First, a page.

NBA season moving at a furious pace
The NBA regular season is not even halfway concluded and already it has been one of the most exciting ones in recent memory due to its frantic nature.
In just the past week, the reigning scoring champion and finals MVP squared off and the Lob City Clippers played a nationally televised game, which is once more than all of last year. The Durant-Nowitzki matchup was already compelling to begin with, but considering that their teams have already played three times, it adds more juice. Even though the quality of play has been noticeably down this year, the constant pace of the season more than makes up for that deficiency.
From a selfish standpoint, the reduced 66-game schedule makes each night all the more exciting. Sure, the players aren’t enjoying playing four games in five nights per week, but watching the maestros like Kobe Bryant play on a consistent basis is worth the drop in quality. Or is it?
Kevin Durant and his Oklahoma City Thunder are proving this to a tee. As of Super Bowl Sunday they rank third in the league with the team scoring exactly 100 points a game. Last season, that figure would have them finishing 12th in that category.
Not only that, but for every 100-97 Memphis-Denver clash, there’s the disaster of a 74-69 Philly-Orlando bricklaying. The drop in scoring is a great testament to the rough situation many teams were put in as the year started. The teams with a heavy roster turnover were put in an impossible position of two weeks of training camp and two preseason games to “mesh” and figure out how to play with one another. That’s impossible to accomplish on any scale, let alone in a pro sport.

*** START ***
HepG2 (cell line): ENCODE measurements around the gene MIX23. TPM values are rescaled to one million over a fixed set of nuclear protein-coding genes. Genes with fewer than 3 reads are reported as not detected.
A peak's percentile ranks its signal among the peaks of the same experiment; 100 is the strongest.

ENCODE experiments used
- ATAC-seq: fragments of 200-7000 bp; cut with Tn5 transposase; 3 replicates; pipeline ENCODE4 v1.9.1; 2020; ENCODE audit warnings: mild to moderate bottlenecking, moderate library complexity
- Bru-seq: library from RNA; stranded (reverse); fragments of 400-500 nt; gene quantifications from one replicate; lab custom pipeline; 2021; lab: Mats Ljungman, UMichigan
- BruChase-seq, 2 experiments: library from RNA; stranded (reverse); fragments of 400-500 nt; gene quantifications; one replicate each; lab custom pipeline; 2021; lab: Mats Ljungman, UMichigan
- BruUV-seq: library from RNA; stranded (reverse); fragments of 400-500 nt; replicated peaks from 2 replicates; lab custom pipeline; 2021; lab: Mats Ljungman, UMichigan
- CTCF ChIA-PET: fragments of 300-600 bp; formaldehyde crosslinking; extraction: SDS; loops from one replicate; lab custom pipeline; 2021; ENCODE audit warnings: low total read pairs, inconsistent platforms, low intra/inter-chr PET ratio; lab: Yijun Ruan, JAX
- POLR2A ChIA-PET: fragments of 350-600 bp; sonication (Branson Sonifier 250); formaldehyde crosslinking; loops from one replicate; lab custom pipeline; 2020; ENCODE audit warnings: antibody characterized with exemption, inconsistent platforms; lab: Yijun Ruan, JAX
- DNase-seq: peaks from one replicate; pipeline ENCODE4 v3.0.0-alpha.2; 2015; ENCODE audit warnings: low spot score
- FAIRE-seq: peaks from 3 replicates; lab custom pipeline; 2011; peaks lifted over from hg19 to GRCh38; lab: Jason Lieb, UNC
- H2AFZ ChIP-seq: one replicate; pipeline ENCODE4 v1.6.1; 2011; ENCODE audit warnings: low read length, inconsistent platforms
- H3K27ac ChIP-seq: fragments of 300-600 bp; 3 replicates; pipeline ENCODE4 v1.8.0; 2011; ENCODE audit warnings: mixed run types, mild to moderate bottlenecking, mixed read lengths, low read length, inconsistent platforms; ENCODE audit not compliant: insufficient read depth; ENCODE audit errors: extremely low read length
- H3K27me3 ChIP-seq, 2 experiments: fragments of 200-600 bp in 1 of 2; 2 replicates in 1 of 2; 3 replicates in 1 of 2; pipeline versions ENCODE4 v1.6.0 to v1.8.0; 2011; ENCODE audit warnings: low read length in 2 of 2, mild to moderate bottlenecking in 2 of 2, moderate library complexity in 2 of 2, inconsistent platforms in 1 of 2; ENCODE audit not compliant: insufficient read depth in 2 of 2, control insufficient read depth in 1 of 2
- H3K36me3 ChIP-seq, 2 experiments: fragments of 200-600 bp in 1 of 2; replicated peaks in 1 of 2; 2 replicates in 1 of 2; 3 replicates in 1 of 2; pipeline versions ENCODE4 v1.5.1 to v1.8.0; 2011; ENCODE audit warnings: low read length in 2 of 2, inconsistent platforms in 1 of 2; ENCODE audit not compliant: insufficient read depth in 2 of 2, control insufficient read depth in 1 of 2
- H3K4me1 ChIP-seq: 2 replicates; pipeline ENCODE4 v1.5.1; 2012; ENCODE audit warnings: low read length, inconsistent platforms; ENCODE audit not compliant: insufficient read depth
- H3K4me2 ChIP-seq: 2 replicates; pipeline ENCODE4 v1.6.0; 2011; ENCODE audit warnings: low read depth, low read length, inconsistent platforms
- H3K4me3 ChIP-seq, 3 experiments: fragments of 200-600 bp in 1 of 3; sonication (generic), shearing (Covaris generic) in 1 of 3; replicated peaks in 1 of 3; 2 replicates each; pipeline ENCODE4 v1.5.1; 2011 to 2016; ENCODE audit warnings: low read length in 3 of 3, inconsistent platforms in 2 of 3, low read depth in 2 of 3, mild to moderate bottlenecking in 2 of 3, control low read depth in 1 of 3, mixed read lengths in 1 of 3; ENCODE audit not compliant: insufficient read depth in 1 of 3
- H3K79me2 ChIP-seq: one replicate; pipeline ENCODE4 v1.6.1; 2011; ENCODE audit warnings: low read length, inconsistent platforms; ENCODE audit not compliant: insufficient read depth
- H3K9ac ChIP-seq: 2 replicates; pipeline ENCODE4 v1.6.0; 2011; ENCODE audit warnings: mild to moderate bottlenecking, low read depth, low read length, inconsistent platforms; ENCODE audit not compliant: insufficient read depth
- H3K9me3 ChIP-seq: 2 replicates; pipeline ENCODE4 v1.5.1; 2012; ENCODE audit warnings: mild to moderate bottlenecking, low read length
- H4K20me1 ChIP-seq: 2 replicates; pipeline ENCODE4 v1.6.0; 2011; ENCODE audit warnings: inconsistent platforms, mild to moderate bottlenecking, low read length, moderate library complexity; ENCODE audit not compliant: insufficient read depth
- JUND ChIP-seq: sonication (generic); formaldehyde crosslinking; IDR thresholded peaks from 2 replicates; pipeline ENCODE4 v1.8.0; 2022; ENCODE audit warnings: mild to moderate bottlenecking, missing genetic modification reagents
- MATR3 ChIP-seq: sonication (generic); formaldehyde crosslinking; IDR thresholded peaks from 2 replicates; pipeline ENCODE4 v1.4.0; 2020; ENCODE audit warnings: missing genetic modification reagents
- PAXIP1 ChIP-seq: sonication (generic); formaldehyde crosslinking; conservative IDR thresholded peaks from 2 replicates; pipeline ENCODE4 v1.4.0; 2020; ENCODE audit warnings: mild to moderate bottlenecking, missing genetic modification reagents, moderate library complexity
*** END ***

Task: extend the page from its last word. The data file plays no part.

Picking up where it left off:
The Christmas Day start certainly gave the league a head start in regaining fan money and time after the lockout nearly ruined the entire season. Desperation was at such a maximum for the game to be back that the ratings have shot up greatly despite the product not being where it should be. If Big Macs were taken out of McDonald’s for an extended period of time then reintroduced in prime fashion, even if they weren’t the quality people had grown accustomed to, they’d still sell in great numbers due to the “absence makes the heart grow fonder” theory.
It has been proven that name brands sell better than anything else the league can offer. Even if Derrick Rose isn’t playing at his top form, suiting up will make people watch because of his name becoming synonymous with excellence. Just last week when the Bulls and Knicks played, the game itself was worth watching. The Knicks’ 8-14 record surely didn’t justify the TNT appearance, but it made the game much more notable than the 8-13 Golden State Warriors.
One thing that has made up for the letdown in play is that now all games are much more important due to the reduced schedule. The Thunder-Mavericks games mentioned earlier have much more value for playoff seeding given the lowered opportunity for teams to separate themselves from one another. A single five game losing streak can wreck a teams’ season in a flash. A complaint often lobbied against the NBA is that the players don’t give it their all in every game. Most seasons that would be true, but certainly not in this one.
The game will most likely improve as the year goes on, but unfortunately for now the 11-12 season is stuck in third gear. It becomes awfully tough to complain though, when the Lakers and Thunder have multiple appearances on national TV this upcoming week. While it may not be what we’re used to seeing, I know I’ll certainly still be watching.